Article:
TORONTO, June 7, 2013 /CNW/ - Yesterday, the Ontario Divisional Court issued a ruling criticizing the Independent Police Review Director (IPRD) for his failure to investigate the role of Toronto Chief of Police William Blair in the unlawful arrest of Jason Wall during the 2010 G20 protests.
Mr. Wall had been walking home on June 27, 2010 when he was arrested by officers looking for those responsible for vandalism during the G20 protests. Mr. Wall was detained for 28 hours. He was released without being charged with any crime. He was told that he was arrested for "disguise with intent to commit an indictable offence." There was no disguise. He had worn a bandana around his neck.
The IPRD investigated Mr. Wall's complaint and concluded that two Toronto police officers had unlawfully arrested and detained Mr. Wall. But the IPRD failed to conduct a full investigation. The arresting officers told the IPRD that they had been ordered by "upper command" and the "Chief of Police" to arrest anyone wearing a bandana. The IPRD failed to do anything to investigate senior officers or the Chief of Police. When Mr. Wall petitioned the IPRD to finish its investigation, the IPRD told him that it was not in the public interest to continue.
Lawyers Clayton Ruby and Nader Hasan took the IPRD to Court over his failure to investigate the role of the Chief of Police. The Court held that the IPRD's failure to consider the Chief's role was "unreasonable" and "violate[d] principles of procedural fairness and natural justice." The Court also agreed that the IPRD "demonstrated a closed mind and intransigence" on this issue.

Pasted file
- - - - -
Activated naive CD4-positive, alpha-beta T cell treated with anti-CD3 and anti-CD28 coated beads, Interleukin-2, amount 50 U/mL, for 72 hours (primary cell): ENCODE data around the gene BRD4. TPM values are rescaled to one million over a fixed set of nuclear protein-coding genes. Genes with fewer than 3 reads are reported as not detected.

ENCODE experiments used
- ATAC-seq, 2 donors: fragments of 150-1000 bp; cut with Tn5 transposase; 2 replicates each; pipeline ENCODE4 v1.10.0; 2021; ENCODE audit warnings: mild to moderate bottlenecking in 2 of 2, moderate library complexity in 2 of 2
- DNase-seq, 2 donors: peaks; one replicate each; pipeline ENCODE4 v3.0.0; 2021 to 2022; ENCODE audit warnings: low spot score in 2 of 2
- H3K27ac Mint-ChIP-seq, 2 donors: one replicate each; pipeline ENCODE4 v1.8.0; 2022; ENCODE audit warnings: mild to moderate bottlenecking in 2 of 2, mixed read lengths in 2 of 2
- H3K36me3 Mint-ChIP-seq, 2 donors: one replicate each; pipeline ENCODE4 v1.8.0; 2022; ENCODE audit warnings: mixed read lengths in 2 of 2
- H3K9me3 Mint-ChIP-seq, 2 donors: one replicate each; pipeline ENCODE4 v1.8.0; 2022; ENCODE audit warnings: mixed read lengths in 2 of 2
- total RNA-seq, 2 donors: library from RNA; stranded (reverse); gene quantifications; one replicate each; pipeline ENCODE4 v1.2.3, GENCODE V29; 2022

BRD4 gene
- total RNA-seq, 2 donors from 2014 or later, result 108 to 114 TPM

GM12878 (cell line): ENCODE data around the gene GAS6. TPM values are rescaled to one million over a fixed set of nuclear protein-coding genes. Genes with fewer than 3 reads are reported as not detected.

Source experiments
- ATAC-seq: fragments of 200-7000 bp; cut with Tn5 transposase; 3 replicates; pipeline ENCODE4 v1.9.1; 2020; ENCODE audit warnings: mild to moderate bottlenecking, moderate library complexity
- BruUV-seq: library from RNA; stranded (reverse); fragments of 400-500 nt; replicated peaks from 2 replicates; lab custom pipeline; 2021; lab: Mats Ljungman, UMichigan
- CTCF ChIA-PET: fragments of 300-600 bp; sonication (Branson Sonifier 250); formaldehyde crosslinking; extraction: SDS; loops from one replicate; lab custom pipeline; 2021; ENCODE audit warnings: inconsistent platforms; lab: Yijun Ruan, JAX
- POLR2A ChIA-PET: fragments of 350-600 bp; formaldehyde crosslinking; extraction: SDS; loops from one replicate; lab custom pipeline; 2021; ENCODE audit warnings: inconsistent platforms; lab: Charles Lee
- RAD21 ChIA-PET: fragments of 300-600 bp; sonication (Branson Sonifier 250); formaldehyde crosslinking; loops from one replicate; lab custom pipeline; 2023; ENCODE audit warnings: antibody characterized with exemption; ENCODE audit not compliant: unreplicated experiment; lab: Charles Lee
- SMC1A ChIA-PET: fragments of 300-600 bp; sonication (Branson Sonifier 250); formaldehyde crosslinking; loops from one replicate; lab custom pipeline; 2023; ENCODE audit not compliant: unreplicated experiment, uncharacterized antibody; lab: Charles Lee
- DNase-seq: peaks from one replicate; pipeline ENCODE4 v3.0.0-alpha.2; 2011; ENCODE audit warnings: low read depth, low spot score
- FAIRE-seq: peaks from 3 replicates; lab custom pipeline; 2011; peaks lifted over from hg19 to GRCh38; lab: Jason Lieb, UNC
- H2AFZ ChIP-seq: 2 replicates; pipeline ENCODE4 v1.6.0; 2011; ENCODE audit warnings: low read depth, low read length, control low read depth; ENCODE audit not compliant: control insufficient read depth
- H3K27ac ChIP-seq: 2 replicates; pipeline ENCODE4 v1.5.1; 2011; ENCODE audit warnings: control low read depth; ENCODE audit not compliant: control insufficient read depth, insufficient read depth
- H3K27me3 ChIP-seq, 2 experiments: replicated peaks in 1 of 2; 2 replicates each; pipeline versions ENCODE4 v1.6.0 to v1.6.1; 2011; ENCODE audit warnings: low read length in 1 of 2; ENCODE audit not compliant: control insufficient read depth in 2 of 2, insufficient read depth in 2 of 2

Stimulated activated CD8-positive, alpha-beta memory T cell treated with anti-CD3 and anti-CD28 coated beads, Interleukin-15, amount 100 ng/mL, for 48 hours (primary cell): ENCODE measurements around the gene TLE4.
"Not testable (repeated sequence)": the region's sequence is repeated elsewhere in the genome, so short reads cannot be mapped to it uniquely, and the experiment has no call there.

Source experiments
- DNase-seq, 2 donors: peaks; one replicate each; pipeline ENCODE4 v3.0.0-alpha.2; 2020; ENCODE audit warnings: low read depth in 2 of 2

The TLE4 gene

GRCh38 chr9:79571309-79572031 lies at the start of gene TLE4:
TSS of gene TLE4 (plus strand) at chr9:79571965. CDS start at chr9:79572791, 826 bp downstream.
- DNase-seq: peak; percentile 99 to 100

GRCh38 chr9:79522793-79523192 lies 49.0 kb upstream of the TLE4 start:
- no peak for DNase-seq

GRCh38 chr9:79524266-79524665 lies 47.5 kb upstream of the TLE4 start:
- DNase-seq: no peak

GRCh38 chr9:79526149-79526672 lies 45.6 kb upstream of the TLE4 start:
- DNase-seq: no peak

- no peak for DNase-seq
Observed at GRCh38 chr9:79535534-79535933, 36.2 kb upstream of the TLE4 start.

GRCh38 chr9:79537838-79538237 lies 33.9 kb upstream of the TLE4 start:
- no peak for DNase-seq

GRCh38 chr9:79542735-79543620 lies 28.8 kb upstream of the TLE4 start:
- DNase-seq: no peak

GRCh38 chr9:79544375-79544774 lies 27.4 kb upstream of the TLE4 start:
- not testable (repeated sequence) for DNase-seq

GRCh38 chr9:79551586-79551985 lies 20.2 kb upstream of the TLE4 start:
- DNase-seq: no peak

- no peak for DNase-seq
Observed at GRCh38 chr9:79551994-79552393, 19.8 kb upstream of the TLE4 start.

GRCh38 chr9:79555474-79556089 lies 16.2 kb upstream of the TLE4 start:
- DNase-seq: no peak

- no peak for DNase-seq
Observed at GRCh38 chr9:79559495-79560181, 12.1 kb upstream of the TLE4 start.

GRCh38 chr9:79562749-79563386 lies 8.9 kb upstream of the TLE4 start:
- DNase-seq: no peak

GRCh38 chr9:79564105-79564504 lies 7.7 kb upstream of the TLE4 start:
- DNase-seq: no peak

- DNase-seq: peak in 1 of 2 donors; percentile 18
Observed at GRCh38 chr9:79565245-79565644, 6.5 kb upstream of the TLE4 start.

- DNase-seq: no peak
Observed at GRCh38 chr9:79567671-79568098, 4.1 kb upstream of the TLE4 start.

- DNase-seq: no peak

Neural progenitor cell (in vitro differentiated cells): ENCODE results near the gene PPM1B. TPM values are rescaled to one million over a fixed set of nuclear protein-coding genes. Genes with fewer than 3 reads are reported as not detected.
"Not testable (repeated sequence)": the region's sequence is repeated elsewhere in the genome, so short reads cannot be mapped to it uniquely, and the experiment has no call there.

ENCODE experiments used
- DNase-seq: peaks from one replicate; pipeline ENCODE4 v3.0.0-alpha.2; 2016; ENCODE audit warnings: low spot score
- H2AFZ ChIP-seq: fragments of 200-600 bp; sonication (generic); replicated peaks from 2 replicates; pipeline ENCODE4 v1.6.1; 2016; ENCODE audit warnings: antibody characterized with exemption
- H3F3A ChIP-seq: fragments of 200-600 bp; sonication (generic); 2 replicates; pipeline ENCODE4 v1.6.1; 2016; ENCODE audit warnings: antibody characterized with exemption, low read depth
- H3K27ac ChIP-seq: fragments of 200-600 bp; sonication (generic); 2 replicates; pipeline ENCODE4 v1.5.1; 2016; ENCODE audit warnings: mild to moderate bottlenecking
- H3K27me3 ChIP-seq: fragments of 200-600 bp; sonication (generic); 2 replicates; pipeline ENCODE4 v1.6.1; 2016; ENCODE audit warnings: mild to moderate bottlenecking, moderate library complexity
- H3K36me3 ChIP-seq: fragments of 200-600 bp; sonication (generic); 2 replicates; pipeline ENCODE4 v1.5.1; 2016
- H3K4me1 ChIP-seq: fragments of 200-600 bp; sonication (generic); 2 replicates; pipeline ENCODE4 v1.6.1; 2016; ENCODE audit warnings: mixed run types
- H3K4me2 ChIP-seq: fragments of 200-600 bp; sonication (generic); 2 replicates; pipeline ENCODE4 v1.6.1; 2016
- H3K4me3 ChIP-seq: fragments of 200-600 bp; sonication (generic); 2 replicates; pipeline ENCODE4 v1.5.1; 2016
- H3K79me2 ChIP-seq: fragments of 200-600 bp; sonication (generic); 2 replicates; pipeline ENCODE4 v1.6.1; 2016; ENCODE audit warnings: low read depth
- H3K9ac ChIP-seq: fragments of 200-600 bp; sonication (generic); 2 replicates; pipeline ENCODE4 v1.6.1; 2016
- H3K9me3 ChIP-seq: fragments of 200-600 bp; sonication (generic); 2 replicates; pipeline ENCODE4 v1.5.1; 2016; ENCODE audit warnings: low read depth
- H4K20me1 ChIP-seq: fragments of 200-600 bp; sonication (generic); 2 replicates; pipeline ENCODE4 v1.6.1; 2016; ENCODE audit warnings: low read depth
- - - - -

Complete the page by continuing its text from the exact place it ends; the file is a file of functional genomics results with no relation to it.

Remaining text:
"It is important that the Court called the Director's decision unreasonable and found that he did not understand his own statute," said Ruby. "Anywhere else but the world of policing, this would show incompetence and justify firing the Director. The Court's decision also paints a picture of a Director determined to cover up for Chief Blair and his senior officers who gave the illegal order to the poor cops on the beat. That is shameful."
The Canadian Civil Liberties Association (CCLA), which referred Mr. Wall to Clayton Ruby's office, has noted that Mr. Wall's case was one of numerous G20 cases where individuals walking on the street with bandannas were profiled, harassed, searched or arrested. Prior to the G20, the CCLA had specifically alerted the Integrated Security Unit that mere possession of items such as bandannas did not, on its own, provide reasonable grounds for arrest.
A copy of the Divisional Court's opinion, cited as Wall v. Independent Police Review Director, 2013 ONSC 3312 (Div. Ct), is available to the media by request. Please e-mail Cheryl McKinnon ([email protected]) to request a copy.
SOURCE: Ruby Shiller Chan Hasan
For further information:
Clayton Ruby ([email protected])
Nader Hasan ([email protected] )